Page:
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Strategies when hunting for dictionary corruption

I'm wrapping some C++ libraries using pybind11. On the pybind11 side of
things, I've written a simple type converter between Python's datetime.date
objects and our internal C++ date objects. The first thing the type
converter needs to do is to insure that the datetime C API is initialized:

    if (!PyDateTimeAPI) { PyDateTime_IMPORT; }

This is failing because a dictionary internal to the import mechanism is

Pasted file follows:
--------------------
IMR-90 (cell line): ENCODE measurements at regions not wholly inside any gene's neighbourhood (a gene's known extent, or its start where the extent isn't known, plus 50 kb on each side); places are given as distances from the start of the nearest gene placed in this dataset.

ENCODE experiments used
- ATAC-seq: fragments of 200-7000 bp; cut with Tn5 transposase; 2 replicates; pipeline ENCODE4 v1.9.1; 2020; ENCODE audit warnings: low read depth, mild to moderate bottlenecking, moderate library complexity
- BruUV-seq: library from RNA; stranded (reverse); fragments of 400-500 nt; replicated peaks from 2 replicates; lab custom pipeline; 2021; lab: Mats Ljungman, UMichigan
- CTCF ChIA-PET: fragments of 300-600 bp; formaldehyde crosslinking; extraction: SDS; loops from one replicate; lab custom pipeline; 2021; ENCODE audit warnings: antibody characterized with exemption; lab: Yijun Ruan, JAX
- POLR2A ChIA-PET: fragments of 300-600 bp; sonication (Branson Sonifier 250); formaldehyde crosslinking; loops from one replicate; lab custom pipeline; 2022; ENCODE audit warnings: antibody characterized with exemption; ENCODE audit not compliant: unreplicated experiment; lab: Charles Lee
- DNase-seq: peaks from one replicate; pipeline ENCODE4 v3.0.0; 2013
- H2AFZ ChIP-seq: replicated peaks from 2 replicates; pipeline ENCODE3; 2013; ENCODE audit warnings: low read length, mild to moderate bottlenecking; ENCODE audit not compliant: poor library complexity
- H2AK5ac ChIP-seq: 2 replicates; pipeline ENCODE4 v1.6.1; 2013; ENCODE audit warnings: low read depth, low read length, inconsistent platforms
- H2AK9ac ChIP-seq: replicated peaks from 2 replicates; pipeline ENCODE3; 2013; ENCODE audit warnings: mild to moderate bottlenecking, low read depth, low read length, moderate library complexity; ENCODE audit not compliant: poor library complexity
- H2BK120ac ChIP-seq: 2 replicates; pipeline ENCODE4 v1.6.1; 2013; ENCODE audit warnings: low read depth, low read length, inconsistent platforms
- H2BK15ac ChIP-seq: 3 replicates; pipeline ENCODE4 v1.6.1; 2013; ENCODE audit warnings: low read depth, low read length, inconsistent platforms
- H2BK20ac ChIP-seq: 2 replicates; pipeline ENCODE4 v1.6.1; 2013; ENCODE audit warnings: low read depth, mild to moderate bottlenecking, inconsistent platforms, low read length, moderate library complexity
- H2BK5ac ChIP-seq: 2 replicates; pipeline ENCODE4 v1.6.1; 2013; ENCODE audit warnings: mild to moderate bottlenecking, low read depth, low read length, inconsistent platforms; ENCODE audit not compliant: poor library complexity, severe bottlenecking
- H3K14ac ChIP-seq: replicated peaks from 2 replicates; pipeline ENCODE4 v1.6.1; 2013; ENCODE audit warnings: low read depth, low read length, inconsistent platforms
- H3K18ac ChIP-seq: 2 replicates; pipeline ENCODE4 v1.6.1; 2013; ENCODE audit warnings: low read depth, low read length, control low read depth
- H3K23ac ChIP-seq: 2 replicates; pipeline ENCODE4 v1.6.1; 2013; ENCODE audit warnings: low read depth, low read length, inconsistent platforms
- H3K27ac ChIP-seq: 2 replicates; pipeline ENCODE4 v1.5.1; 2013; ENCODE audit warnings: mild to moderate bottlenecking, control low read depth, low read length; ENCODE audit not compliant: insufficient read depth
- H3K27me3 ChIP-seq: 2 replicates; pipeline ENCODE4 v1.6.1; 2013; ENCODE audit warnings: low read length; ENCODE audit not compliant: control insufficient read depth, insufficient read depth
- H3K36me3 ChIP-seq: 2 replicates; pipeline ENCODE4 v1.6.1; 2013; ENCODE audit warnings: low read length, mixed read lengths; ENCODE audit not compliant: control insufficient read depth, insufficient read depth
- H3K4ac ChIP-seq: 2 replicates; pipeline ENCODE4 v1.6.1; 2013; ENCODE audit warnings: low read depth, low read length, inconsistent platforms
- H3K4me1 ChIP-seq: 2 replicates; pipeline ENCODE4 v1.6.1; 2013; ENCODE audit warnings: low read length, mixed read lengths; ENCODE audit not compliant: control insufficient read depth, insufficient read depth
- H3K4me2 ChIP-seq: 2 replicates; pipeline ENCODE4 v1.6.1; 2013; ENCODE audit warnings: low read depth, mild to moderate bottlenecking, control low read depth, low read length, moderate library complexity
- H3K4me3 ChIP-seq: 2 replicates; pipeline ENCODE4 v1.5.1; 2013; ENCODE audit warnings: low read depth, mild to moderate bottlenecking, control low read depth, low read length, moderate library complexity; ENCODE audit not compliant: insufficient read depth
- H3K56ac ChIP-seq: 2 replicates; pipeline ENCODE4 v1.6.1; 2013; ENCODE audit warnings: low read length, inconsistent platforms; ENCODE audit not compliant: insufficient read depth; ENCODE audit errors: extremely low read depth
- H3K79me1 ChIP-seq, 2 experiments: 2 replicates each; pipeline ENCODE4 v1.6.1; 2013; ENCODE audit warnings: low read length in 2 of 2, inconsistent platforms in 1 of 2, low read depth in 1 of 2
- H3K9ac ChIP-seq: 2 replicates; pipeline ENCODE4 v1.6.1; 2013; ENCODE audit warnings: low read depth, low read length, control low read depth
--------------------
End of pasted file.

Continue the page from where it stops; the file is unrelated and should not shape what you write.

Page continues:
being corrupted, the extensions dict in import.c. I highly doubt this is a
Python issue. It's much more likely to be a bug in our C++ libraries or in

The problem is, dictionaries being rather dynamic objects (growing and
sometimes shrinking), the actual data location which might be corrupted
isn't fixed, but can move around. I've got a Python interpreter configured
using --with-pydebug, it's compiled with -ggdb -O0, and I'm ready to watch
some memory locations, but it's not clear what exactly I should watch or
how/when to move my watchpoint(s) around. Should I not be thinking in terms
of watchpoints? Is there a better way to approach this problem? (I also
have valgrind at my disposal, but am not very skilled in its use.)